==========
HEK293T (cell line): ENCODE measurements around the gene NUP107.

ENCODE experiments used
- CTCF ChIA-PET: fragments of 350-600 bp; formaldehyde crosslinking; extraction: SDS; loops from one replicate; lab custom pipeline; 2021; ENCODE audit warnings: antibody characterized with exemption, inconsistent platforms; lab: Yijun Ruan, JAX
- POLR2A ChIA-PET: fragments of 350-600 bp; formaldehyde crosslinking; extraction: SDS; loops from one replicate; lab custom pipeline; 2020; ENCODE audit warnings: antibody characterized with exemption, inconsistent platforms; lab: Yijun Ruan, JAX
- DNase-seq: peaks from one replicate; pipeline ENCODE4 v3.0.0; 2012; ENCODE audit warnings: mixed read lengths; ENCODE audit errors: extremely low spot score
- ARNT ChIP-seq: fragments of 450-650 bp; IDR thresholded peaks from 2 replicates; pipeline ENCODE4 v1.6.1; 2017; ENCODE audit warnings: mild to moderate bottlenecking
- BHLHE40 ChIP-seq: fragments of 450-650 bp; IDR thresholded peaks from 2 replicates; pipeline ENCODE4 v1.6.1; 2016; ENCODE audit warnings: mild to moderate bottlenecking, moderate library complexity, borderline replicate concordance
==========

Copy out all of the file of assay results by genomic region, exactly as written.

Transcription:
HEK293T (cell line): ENCODE measurements around the gene NUP107.

ENCODE experiments used
- CTCF ChIA-PET: fragments of 350-600 bp; formaldehyde crosslinking; extraction: SDS; loops from one replicate; lab custom pipeline; 2021; ENCODE audit warnings: antibody characterized with exemption, inconsistent platforms; lab: Yijun Ruan, JAX
- POLR2A ChIA-PET: fragments of 350-600 bp; formaldehyde crosslinking; extraction: SDS; loops from one replicate; lab custom pipeline; 2020; ENCODE audit warnings: antibody characterized with exemption, inconsistent platforms; lab: Yijun Ruan, JAX
- DNase-seq: peaks from one replicate; pipeline ENCODE4 v3.0.0; 2012; ENCODE audit warnings: mixed read lengths; ENCODE audit errors: extremely low spot score
- ARNT ChIP-seq: fragments of 450-650 bp; IDR thresholded peaks from 2 replicates; pipeline ENCODE4 v1.6.1; 2017; ENCODE audit warnings: mild to moderate bottlenecking
- BHLHE40 ChIP-seq: fragments of 450-650 bp; IDR thresholded peaks from 2 replicates; pipeline ENCODE4 v1.6.1; 2016; ENCODE audit warnings: mild to moderate bottlenecking, moderate library complexity, borderline replicate concordance